All to say, I imagine I’m behind the curve on a lot of this stuff, and will do my best to keep up. See you on Saturday.

History of social computing

Wednesday, November 17th, 2010 |

Hello! I have recently completed a PhD in Communication (in a Science and Technology Studies perspective) at University of Quebec at Montréal (UQAM) and just started a post-doc in the Communication Department of University of Illinois at Chicago (UIC). I’m interested in the emergence of early “social software” in PLATO, a pioneering e-learning platform developed at University of Illinois at Urbana-Champaign in the 1960s and 1970s. Some applications developped on that platform were very influential, like, for instance, PLATO Notes, which became later Lotus Notes, and which began as a hybrid e-mail/forum communication system. Also many early computer games (including multiuser arcade games and MUD-like games) were developped on PLATO long before the first Internet games. The question I am exploring with this case study is : under what conditions an educational platform becomes social? Symmetrically, it would be interesting to know how social networking applications can become educational.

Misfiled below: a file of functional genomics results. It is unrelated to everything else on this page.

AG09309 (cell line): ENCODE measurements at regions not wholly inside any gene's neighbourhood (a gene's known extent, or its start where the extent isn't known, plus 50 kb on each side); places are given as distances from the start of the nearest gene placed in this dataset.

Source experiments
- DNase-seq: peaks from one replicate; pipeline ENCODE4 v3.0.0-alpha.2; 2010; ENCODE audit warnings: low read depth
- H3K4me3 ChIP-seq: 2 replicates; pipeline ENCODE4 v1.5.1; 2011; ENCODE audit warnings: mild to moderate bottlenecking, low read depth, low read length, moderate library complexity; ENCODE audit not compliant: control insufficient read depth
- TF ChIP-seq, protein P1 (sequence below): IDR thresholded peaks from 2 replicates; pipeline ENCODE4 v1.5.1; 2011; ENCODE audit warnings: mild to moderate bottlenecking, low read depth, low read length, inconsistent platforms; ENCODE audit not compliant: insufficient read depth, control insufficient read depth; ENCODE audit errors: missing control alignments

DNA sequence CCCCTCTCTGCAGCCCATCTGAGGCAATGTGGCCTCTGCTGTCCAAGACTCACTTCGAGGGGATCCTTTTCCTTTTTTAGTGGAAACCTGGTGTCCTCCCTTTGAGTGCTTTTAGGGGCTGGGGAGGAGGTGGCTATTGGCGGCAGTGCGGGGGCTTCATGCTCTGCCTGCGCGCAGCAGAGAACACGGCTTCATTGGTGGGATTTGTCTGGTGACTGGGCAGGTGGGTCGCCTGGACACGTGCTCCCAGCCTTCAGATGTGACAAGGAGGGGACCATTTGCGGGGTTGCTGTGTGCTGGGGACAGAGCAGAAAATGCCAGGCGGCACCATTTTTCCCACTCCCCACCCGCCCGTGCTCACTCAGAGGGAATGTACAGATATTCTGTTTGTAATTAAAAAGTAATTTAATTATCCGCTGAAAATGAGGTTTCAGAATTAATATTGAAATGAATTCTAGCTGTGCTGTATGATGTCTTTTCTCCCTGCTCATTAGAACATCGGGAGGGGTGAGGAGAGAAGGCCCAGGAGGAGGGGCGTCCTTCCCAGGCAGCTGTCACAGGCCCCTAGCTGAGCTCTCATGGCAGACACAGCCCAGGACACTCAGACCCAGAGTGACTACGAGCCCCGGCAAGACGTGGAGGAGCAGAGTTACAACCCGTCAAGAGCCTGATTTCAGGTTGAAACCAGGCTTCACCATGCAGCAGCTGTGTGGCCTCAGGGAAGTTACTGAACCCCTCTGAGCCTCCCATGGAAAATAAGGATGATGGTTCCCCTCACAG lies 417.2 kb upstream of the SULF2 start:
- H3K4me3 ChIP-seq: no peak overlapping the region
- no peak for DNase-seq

Like for my doctoral research which was on the development of the Internet Relay Chat in the 1990s, my research project on PLATO is heavily relying on the gathering and the content analysis of e-archives, i.e. collections of preserved digital sources : from technical notes and RFCs to historical narratives to the ‘logs’ of online group communications in ‘forums of development’. The main difficulty I am facing with PLATO is the scarcity of such archives, and when some are available (ex : at the UoI Archive Center), they are not in digital format. If any one has hints, feel free to contact me ;-)

I would also be very interested in learning and sharing ideas on gathering digital archives and making them processable for content analysis and accessible/usable for other researchers in digital repositories (e.g., a concrete problem I’m facing is how to digitize and process forum messages hat have been printed out in the early ’70s on computer paper with print consoles).

Also, if there are some STS folks here using DH tools for their research, I would be glad to meet you.